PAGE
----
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  • Writer's pictureSamantha Diggs

Correcting 401(k) Contribution Errors

Updated: Mar 11, 2022

Administering a company 401(k) plan comes with its own unique set of challenges and potential errors. As you familiarize yourself with the process, it is common to make a mistake or two. However, these mistakes can result in penalties, liability, and even plan disqualification. While it may sound scary, this is not the end of the road – let's discuss common 401(k) contribution errors and how to correct them.

Error #1: Missing Employer Matching Contributions

Whether you forgot to count an employee's exact hours of service or simply didn't follow plan document terms, forgetting to match your employee's contributions can happen. If an error occurs, you can work with your service providers to correct it in accordance with your plan document and the IRS guidelines. The plan documents will contain the employee's eligibility requirements and the contribution formula that is used to make the matches. You can avoid missing employer matching contributions by reviewing the plan document and having employment and payroll records on hand for calculations. To fix the error, you will need to make a corrective contribution based on the plan's term at the time of the mistake. For example, if an employer-provided a matching contribution of 4% instead of 6%, the employer needs to make a corrective contribution of the remaining 2% plus missed opportunity gains per the regulations.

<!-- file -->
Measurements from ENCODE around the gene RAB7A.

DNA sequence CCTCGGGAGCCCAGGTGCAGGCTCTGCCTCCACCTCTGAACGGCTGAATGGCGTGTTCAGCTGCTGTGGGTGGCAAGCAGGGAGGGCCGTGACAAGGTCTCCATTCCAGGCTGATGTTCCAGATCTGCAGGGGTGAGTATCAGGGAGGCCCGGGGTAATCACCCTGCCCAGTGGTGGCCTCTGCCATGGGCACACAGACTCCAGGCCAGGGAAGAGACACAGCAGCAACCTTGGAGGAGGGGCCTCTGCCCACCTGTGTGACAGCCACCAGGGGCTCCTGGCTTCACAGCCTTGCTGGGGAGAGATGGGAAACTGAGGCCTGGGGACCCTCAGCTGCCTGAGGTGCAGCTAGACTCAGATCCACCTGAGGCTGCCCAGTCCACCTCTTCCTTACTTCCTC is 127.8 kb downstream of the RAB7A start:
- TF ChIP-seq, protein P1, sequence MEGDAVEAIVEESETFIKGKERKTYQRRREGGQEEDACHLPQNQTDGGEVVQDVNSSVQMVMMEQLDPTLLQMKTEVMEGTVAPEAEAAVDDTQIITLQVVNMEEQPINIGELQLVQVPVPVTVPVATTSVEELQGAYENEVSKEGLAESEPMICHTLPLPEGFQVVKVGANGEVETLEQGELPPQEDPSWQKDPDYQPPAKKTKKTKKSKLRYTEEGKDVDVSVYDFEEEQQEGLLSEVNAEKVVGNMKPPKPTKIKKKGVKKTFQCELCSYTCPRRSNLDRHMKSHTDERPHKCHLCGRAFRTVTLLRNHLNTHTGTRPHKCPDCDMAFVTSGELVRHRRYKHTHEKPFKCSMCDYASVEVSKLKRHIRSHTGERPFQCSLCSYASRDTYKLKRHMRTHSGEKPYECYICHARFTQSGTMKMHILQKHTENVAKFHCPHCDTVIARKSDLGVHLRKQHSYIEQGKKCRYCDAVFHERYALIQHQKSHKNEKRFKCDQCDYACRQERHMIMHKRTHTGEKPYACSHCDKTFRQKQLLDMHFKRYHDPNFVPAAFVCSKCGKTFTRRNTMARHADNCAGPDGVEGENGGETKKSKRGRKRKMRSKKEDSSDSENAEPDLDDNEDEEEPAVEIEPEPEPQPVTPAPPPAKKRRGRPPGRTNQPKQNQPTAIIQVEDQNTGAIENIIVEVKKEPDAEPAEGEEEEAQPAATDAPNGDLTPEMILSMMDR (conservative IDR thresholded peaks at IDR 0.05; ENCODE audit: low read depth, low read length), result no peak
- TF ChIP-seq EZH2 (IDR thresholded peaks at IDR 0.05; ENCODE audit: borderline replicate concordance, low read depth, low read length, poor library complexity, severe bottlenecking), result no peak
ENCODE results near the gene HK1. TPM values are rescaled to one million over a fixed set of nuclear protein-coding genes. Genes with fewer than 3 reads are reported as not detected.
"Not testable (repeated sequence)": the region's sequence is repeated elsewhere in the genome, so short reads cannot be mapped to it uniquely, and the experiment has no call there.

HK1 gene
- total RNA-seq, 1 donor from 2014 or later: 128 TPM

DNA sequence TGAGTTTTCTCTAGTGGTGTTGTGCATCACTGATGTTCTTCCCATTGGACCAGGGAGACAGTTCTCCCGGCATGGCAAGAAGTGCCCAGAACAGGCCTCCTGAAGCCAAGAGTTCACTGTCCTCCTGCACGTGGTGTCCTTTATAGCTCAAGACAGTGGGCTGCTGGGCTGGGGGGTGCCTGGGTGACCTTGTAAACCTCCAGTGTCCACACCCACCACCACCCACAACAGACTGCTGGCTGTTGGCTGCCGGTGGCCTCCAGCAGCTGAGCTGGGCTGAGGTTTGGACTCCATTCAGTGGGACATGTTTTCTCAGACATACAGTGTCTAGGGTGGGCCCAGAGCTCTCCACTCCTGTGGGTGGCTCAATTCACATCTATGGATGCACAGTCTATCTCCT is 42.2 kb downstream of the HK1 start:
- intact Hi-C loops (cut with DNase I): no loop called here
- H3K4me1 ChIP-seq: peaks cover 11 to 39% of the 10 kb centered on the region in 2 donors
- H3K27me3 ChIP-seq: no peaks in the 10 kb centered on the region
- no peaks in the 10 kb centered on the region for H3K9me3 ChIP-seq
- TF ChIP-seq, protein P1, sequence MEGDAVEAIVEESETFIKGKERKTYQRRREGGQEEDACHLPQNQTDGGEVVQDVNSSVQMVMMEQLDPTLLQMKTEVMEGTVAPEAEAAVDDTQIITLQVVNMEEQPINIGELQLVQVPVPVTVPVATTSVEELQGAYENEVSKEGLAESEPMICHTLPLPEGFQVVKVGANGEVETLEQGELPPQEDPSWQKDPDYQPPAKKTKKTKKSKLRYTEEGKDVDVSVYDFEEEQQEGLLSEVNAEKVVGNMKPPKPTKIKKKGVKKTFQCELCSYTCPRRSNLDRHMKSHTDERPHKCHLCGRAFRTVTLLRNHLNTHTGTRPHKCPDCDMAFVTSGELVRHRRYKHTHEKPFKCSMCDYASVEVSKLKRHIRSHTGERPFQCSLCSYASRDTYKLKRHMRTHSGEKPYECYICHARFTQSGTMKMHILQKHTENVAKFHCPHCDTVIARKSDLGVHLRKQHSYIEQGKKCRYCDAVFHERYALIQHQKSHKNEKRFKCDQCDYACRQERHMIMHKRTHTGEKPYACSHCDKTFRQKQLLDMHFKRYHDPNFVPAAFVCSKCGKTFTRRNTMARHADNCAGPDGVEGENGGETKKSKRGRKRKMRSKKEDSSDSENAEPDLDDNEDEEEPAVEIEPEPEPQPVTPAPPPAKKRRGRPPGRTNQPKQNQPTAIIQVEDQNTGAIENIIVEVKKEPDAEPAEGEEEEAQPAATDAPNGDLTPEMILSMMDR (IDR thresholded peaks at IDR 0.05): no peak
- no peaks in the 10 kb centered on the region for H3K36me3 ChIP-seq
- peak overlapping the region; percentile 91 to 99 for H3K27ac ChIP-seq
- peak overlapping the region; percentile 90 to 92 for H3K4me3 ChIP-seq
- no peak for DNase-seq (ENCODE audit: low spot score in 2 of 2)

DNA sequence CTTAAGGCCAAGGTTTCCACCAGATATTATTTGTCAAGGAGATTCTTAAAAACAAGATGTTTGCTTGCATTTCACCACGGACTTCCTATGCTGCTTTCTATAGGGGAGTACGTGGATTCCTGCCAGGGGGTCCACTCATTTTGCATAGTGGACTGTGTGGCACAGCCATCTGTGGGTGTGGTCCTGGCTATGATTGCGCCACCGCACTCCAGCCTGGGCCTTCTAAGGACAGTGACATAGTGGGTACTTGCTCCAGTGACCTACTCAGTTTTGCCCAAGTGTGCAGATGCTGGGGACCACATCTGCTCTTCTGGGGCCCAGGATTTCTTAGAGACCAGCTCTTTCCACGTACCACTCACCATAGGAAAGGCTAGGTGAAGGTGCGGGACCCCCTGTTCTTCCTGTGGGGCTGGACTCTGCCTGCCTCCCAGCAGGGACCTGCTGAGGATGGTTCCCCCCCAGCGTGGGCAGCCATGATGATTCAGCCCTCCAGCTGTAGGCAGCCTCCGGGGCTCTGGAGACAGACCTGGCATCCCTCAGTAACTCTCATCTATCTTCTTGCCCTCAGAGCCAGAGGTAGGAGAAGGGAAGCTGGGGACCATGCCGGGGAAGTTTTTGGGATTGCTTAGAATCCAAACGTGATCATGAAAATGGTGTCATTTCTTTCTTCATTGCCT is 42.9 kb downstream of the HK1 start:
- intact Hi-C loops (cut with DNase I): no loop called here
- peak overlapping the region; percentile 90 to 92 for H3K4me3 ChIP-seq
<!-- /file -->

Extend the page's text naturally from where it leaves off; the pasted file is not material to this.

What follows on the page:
Error #2: Late Contributions

Late contributions result in lost interest for the employees and can lead to penalties, excise tax, and even disqualification of the 401(k) plan, however, the IRS uses this as a last resort. As soon as the employer realizes the deposit is late, the first step is depositing the late contributions and lost earnings into the employee's accounts. The employer will also need to self-correct the lost amount under the self-correction program. This program is not available if the Plan is already filed through the Voluntary Correction Program (VCP). In addition to the self-correction program, the employer will need to pay excise taxes on the late deposit amount. It is a 15% excise tax and is reported on Form 5330. However, this tax may be waived under the VFCP (Voluntary Fiduciary Correction Program) through the DOL if it is a de minimis amount.

Error #3: Excess Contributions

When a participant contributes too much, it can affect the employer and result in additional taxes. While this can happen, it is a simple fix. If you have a participant who has contributed too much to their plan, the employer will need to pay back the excess amounts to the affected employees within 2 ½ months following the plan year-end. To avoid making excess contributions, employees should be aware of annual contribution limits and where they currently stand. If the excess amount remains in the Plan beyond 12 months after the year-end in which it occurred, the Plan will need to use the Voluntary Correction Program (VCP) to correct the error which can be costly.

While 401(k) contribution errors do happen, they can be remedied. Employers, Plan Sponsors, and employees should take responsibility and understand the ins and outs of their 401(k) plan to avoid these mistakes. These three contribution errors are among the most common, but the list goes on. By understanding your plan documents, contribution percentages, and limits – you are on the right track for managing a successful 401(k) retirement plan.

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